Lenny Wilkens

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Lenny Wilkens
Lenny Wilkens 1968.jpeg
Personal information
Born(1937-10-28) October 28, 1937 (age 77)
Brooklyn, New York
NationalityAmerican
Listed height6 ft 1 in (1.85 m)
Listed weight180 lb (82 kg)
Career information
High schoolBoys (Brooklyn, New York)
CollegeProvidence (1957–1960)
NBA draft1960 / Round: 1 / Pick: 6th overall
Selected by the St. Louis Hawks
Pro career1960–1975
PositionPoint guard
Number32, 15, 14, 19, 17
Career history
As player:
19601968St. Louis Hawks
19681972Seattle SuperSonics
19721974Cleveland Cavaliers
1974–1975Portland Trail Blazers
As coach:
1969–1972Seattle SuperSonics
1974–1976Portland Trail Blazers
19771985Seattle SuperSonics
19861993Cleveland Cavaliers
19932000Atlanta Hawks
20002003Toronto Raptors
20042005New York Knicks
Career highlights and awards

As player:

As coach:

Career statistics
Points17,772 (16.5 ppg)
Rebounds5,030 (4.7 rpg)
Assists7,211 (6.7 apg)
Stats at Basketball-Reference.com
Basketball Hall of Fame as player
Basketball Hall of Fame as coach
College Basketball Hall of Fame
Inducted in 2006
 
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Lenny Wilkens
Lenny Wilkens 1968.jpeg
Personal information
Born(1937-10-28) October 28, 1937 (age 77)
Brooklyn, New York
NationalityAmerican
Listed height6 ft 1 in (1.85 m)
Listed weight180 lb (82 kg)
Career information
High schoolBoys (Brooklyn, New York)
CollegeProvidence (1957–1960)
NBA draft1960 / Round: 1 / Pick: 6th overall
Selected by the St. Louis Hawks
Pro career1960–1975
PositionPoint guard
Number32, 15, 14, 19, 17
Career history
As player:
19601968St. Louis Hawks
19681972Seattle SuperSonics
19721974Cleveland Cavaliers
1974–1975Portland Trail Blazers
As coach:
1969–1972Seattle SuperSonics
1974–1976Portland Trail Blazers
19771985Seattle SuperSonics
19861993Cleveland Cavaliers
19932000Atlanta Hawks
20002003Toronto Raptors
20042005New York Knicks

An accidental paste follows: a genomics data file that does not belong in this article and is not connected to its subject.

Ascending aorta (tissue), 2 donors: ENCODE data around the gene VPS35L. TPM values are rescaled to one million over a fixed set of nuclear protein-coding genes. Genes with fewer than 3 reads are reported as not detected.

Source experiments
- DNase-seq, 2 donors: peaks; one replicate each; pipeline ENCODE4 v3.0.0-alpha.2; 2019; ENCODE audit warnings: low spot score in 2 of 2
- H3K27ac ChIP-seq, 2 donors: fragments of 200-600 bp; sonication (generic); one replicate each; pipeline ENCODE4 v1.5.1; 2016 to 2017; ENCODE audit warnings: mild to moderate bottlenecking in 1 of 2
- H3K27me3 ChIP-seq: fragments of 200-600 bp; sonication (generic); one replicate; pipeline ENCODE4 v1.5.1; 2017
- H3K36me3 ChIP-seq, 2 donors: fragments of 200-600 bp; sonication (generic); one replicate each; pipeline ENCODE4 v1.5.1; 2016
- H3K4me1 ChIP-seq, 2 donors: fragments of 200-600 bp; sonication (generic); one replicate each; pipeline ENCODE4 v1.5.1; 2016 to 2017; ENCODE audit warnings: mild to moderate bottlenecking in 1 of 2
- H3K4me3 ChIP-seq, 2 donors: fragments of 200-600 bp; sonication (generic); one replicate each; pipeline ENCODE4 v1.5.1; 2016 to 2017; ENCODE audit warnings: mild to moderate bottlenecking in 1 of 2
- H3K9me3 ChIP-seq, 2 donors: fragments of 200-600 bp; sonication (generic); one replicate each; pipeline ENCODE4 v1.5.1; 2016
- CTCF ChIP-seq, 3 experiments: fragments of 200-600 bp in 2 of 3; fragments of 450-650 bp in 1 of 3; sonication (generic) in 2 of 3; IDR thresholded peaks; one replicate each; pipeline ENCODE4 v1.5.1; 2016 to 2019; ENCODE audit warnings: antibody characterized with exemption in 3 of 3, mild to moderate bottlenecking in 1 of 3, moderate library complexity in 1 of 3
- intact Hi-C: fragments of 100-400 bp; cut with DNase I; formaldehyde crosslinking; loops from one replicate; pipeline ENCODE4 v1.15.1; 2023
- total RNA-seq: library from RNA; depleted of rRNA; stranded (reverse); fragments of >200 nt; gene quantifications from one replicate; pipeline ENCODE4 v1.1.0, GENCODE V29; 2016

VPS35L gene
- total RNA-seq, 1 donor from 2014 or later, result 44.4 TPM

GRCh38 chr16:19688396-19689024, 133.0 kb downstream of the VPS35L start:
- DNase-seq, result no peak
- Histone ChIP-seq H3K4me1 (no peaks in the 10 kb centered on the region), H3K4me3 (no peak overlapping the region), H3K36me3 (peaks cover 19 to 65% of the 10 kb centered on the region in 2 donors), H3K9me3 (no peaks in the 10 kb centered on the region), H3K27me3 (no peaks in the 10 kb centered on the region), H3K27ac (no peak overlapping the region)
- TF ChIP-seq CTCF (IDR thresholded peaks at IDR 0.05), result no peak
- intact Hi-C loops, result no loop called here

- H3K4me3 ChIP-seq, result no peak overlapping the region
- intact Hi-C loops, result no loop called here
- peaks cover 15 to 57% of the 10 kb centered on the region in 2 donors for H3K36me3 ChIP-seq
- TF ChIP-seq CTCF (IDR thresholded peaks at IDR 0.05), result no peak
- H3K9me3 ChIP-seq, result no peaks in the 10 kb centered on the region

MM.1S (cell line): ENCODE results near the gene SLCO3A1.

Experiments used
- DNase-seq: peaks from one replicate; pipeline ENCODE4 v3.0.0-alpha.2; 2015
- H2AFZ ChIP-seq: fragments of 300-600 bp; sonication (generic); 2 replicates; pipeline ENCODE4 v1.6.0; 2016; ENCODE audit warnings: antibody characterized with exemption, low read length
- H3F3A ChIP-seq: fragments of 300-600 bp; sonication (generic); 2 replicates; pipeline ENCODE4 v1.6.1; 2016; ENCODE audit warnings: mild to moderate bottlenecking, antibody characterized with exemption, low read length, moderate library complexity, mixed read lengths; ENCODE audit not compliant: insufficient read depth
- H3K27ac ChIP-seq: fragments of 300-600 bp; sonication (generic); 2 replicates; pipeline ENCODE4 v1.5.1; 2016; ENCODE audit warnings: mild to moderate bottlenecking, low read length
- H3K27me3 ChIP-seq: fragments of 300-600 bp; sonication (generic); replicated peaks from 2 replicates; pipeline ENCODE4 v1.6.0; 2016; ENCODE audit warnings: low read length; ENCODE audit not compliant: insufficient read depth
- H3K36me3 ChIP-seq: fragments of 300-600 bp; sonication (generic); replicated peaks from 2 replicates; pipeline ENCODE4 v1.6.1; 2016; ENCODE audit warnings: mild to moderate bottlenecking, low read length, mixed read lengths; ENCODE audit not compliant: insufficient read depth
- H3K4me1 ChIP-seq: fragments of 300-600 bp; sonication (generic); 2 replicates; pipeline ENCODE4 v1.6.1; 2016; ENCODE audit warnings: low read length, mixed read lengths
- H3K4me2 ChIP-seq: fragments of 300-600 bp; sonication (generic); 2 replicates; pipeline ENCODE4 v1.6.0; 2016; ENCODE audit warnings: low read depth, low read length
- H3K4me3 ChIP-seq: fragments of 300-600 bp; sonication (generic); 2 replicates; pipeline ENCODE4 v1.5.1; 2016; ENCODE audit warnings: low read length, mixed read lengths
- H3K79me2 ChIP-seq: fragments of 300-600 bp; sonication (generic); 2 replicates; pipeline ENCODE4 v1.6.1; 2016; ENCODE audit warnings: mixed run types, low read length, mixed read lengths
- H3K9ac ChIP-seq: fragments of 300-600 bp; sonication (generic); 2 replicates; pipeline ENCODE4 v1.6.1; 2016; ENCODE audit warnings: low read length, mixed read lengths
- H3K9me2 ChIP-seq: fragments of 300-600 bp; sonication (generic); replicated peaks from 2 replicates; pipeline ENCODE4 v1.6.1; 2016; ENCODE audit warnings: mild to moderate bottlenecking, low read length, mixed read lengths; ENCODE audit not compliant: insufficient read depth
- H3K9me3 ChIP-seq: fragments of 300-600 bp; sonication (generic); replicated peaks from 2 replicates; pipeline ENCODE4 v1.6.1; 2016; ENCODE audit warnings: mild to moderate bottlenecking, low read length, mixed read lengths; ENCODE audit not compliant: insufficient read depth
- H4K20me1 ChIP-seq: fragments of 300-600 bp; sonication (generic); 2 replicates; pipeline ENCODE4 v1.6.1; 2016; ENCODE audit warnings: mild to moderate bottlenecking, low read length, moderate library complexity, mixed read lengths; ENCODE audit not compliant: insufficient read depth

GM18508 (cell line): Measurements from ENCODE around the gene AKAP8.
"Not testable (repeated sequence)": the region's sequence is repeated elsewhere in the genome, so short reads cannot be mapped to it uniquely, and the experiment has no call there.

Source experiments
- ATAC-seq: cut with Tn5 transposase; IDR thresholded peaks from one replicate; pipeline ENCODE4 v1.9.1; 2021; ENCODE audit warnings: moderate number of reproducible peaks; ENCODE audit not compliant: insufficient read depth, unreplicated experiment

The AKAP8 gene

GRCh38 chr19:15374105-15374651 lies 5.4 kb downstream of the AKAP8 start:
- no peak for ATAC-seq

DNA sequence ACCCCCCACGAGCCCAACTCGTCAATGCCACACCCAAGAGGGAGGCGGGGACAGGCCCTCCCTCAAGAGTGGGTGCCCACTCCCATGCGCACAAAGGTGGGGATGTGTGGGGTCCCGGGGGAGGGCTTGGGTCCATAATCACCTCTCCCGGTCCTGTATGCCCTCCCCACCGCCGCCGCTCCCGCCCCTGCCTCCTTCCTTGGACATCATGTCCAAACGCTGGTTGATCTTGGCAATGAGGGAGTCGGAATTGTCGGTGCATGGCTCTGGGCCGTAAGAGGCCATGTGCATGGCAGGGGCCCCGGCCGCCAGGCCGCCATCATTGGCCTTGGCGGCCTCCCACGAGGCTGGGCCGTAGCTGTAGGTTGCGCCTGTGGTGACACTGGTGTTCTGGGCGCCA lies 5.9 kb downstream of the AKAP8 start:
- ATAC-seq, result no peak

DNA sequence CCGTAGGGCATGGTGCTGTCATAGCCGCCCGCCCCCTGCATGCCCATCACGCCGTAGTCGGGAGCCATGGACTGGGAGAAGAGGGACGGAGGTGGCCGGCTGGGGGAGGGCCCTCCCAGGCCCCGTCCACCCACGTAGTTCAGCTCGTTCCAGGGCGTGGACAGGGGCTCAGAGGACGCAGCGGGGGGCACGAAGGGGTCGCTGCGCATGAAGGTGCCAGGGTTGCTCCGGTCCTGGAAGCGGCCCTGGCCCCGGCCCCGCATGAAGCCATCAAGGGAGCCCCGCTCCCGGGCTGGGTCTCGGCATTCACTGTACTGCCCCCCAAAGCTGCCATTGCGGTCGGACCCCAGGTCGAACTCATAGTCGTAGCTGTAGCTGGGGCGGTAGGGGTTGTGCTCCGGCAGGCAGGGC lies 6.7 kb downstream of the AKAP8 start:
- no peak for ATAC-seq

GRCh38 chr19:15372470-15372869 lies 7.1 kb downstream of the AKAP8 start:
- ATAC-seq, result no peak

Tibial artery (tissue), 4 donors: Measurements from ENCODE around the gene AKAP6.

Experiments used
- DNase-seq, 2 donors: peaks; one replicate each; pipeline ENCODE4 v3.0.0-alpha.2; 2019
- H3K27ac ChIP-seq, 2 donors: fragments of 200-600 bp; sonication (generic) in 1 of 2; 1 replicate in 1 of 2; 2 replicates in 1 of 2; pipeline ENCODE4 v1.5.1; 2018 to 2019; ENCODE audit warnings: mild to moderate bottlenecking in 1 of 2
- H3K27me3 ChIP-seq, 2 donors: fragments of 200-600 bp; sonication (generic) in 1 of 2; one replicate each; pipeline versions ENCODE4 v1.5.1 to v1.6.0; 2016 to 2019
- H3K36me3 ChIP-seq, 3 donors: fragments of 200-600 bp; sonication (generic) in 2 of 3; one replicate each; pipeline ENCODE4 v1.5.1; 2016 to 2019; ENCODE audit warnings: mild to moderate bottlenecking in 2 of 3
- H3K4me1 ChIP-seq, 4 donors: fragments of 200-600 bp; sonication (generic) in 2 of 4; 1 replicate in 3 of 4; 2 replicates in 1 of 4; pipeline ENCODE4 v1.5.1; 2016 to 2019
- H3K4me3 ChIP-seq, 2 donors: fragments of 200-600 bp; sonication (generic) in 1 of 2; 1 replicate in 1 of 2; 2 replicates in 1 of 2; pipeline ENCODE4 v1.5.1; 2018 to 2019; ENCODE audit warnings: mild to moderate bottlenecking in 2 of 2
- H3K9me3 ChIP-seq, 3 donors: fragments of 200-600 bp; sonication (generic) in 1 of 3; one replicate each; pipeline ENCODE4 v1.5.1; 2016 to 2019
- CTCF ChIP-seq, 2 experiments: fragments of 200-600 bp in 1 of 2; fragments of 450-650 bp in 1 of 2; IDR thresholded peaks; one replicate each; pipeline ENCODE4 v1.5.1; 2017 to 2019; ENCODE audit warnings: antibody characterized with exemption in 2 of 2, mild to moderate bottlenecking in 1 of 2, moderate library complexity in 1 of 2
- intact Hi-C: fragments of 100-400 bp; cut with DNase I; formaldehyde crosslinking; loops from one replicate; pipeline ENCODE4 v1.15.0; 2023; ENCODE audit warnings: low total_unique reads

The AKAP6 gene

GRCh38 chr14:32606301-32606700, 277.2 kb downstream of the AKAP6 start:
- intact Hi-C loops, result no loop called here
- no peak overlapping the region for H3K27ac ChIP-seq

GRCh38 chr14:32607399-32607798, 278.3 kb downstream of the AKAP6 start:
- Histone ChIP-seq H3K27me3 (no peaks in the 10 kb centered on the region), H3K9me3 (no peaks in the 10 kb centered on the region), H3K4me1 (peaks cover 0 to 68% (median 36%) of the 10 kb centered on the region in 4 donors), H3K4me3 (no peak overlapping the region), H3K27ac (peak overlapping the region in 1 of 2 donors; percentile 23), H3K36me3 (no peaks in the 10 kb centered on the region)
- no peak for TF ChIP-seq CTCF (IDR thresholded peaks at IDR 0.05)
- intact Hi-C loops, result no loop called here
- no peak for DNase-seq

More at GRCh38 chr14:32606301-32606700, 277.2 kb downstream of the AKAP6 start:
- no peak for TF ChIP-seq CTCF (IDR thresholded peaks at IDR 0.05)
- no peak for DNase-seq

Career highlights and awards

As player:

As coach:

Career statistics
Points17,772 (16.5 ppg)
Rebounds5,030 (4.7 rpg)
Assists7,211 (6.7 apg)
Stats at Basketball-Reference.com
Basketball Hall of Fame as player
Basketball Hall of Fame as coach
College Basketball Hall of Fame
Inducted in 2006

Leonard Randolph "Lenny" Wilkens (born October 28, 1937) is an American retired basketball player and coach in the National Basketball Association (NBA). He has been inducted three times into the Naismith Memorial Basketball Hall of Fame, first in 1989 as a player, as a coach in 1998, and as part of the 1992 United States Olympic "Dream Team", for which he was an assistant coach. From the 1994–95 season until the 2009–10 season, Wilkens was the winningest coach in NBA history and retired still holding the record at 1,332 victories. Wilkens is now second on the list behind Don Nelson. He won the Chuck Daly Lifetime Achievement Award for the 2010-11 NBA season.[1]

Early life[edit]

Wilkens grew up in the Bedford-Stuyvesant neighborhood of Brooklyn.[2] His father was African American and his mother was Irish.[3] Wilkens was raised in the Roman Catholic faith.[3]

At Boys High School, Wilkens was a basketball teammate of longtime Major League Baseball star Tommy Davis.

Playing career[edit]

Wilkens was a two-time All-American (1959 and 1960) at Providence College. He led the team to their first NIT appearance in 1959, and to the NIT finals in 1960. When he graduated, Wilkens was, with 1,193 points, the second-ranked scorer in Friar history (he has since dropped to twentieth as of 2005). In 1996, Wilkens' No. 14 jersey was retired by the college, the first alumnus to receive such an honor. In honor of his collegiate accomplishments, Wilkens was one of the inaugural inductees into the College Basketball Hall of Fame in 2006.

Wilkens was drafted sixth overall by the St. Louis Hawks in the 1960 NBA Draft. He began his career with eight seasons with the St. Louis Hawks, who lost the finals to the Boston Celtics in his rookie season. The Hawks made the playoffs consistently with Wilkens but never again reached the finals. Wilkens placed second to Wilt Chamberlain in the 1967–1968 MVP balloting, his last with the Hawks.

Wilkens was traded to Seattle for Walt Hazzard and spent four seasons there. Wilkens averaged 22.4 points, 6.2 rebounds, and 8.2 assists per game in his first season for the SuperSonics, and was an All-Star in three of his seasons for them. Wilkens was named head coach prior to his second season for the SuperSonics. Although the SuperSonics did not reach the playoffs while Wilkens simultaneously coached and started at point guard, their record improved each season and they won 47 games during the 1971–72 NBA season. Wilkens was dealt to the Cleveland Cavaliers before the start of the next season in a highly unpopular trade, and the SuperSonics fell to 26-56 without his leadership on the court.[4]